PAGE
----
While the media focus on which states will work with Prime Minister Rudd on his plans to reform health funding, a consortium of health groups is urging the states not to sign up without significant new measures.
Victorian Premier John Brumby and the only Liberal leader, WA’s Colin Barnett, look very unlikely to be won over, and it’s not entirely clear what NSW will do.
But a band of and of organisations and experts say it must include significant measures for preventative, mental and indigenous health.
Led by Australian of the Year Patrick McGorry, the spokespeople have joined forces to urge the federal government to do better on its health reform package.
And they’re warning state leaders not to sign up unless more focus is given on keeping people out of hospitals, rather than looking after them when they get there.
The groups relate to mental and indigenous health, preventative healthcare, chronic diseases, the Cancer Council and the National Heart Foundation among others.
“Unless we see reforms in these areas, we will not reduce Australia’s dependence on hospital-based case,” Professor McGorry said in a statement on Thursday.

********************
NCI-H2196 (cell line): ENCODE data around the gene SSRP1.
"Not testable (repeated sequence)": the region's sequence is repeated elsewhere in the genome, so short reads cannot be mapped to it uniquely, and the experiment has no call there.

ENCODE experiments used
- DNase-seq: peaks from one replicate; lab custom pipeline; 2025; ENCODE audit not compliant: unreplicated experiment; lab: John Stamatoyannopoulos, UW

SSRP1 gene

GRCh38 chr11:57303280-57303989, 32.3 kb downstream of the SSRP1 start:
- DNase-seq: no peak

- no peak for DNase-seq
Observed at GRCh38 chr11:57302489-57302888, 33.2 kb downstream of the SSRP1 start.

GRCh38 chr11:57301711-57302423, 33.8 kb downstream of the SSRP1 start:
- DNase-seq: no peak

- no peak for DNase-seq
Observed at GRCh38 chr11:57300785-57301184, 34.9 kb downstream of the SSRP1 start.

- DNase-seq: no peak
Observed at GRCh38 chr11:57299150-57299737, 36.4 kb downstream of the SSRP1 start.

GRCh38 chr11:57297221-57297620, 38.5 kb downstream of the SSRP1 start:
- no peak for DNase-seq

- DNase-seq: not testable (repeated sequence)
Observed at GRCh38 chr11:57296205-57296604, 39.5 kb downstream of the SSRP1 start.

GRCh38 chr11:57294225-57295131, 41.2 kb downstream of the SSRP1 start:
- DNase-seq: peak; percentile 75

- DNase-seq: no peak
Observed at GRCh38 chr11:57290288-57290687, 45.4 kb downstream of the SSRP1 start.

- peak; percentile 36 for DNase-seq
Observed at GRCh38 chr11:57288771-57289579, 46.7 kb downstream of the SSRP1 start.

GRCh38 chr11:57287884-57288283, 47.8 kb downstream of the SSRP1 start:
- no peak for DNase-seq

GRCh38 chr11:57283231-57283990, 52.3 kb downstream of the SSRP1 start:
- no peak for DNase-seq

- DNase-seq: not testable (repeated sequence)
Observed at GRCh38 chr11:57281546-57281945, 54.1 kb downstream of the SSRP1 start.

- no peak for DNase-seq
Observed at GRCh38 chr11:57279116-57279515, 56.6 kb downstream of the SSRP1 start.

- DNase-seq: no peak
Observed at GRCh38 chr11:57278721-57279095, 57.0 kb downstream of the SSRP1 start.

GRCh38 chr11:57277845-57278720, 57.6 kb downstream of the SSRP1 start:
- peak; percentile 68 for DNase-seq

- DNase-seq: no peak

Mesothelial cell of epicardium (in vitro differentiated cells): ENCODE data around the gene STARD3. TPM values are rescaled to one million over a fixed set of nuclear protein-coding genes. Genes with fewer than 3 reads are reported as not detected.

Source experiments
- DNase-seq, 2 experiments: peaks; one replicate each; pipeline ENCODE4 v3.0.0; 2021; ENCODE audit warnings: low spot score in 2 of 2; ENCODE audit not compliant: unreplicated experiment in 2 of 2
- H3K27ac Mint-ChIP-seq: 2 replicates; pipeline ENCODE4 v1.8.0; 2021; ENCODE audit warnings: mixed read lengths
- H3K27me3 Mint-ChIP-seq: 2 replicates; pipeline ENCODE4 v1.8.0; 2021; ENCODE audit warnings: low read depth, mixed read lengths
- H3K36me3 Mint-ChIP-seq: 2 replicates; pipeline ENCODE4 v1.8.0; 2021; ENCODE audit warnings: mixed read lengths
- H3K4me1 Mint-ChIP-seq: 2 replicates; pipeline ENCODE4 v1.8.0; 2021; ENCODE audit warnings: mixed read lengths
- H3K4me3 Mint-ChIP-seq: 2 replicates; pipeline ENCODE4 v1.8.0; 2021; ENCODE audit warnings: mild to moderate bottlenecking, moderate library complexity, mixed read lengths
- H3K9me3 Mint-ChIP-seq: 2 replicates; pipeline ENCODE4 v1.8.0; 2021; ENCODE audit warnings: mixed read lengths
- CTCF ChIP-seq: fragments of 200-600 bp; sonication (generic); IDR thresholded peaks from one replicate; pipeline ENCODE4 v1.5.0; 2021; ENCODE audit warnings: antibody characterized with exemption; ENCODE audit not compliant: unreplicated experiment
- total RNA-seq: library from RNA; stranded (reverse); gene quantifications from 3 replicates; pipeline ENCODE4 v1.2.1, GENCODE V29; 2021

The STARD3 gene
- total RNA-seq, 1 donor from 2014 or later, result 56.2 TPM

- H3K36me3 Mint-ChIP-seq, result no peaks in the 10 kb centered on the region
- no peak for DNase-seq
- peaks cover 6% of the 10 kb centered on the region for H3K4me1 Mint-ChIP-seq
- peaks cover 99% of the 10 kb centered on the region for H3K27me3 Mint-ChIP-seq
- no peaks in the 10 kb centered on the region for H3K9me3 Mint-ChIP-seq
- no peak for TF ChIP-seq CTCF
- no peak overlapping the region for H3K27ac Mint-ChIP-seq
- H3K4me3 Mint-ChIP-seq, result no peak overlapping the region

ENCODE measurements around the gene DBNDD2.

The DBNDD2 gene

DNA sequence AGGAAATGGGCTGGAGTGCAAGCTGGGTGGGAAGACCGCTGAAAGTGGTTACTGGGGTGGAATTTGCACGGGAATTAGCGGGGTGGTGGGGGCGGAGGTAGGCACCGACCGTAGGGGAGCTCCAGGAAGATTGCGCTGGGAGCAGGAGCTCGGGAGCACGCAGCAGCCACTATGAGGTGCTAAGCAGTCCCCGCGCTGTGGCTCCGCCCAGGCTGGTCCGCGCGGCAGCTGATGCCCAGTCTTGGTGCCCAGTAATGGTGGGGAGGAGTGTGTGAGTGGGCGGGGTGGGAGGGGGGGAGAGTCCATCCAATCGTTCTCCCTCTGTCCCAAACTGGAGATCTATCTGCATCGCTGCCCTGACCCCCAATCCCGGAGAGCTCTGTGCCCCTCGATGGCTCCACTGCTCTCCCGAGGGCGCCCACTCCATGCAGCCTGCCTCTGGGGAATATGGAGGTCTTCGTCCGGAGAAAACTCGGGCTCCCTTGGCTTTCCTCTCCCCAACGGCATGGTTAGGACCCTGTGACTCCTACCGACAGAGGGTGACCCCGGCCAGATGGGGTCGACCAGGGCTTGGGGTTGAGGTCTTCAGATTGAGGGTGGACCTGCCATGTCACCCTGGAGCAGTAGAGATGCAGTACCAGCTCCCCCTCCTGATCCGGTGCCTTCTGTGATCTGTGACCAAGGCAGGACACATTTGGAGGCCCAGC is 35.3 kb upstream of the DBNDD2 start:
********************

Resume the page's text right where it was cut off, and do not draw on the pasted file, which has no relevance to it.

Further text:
Prime Minister Kevin Rudd’s plan lacked “real structural health reform”, with Prof McGorry calling for a co-ordinated mental health approach, with real investment and national programs.
‘More needed’ for mental health
The Public Health Association’s Mike Daube said the government’s preventative health plan was a step in the right direction, but more had to be done.
Just 2 per cent of health spending goes towards prevention, despite estimates that show up to 670,000 hospitals admissions each year are preventable.
Prof Daube would like to see the government impose a big tobacco tax increase – as part of a three-pronged attack on smoking, drinking and obesity.
Meanwhile, mental health experts believe the government has forgotten their cause.
“Mental health is responsible for the largest burden of disability in the Australian community and the third largest burden of disease after heart disease and all cancers,” said mental health campaigner John Mendoza.
“Yet we have seen or heard nothing on how the government plans to address a mental health system in crisis.”
Although Mr Rudd has already delivered his final 95-page offer to the states and territories, he’s promised more to come for mental health, dental care and preventative, including focuses on smoking and drinking.
His big health overhaul is due to face its biggest test when state leaders sit down for the COAG meeting in Canberra on Monday.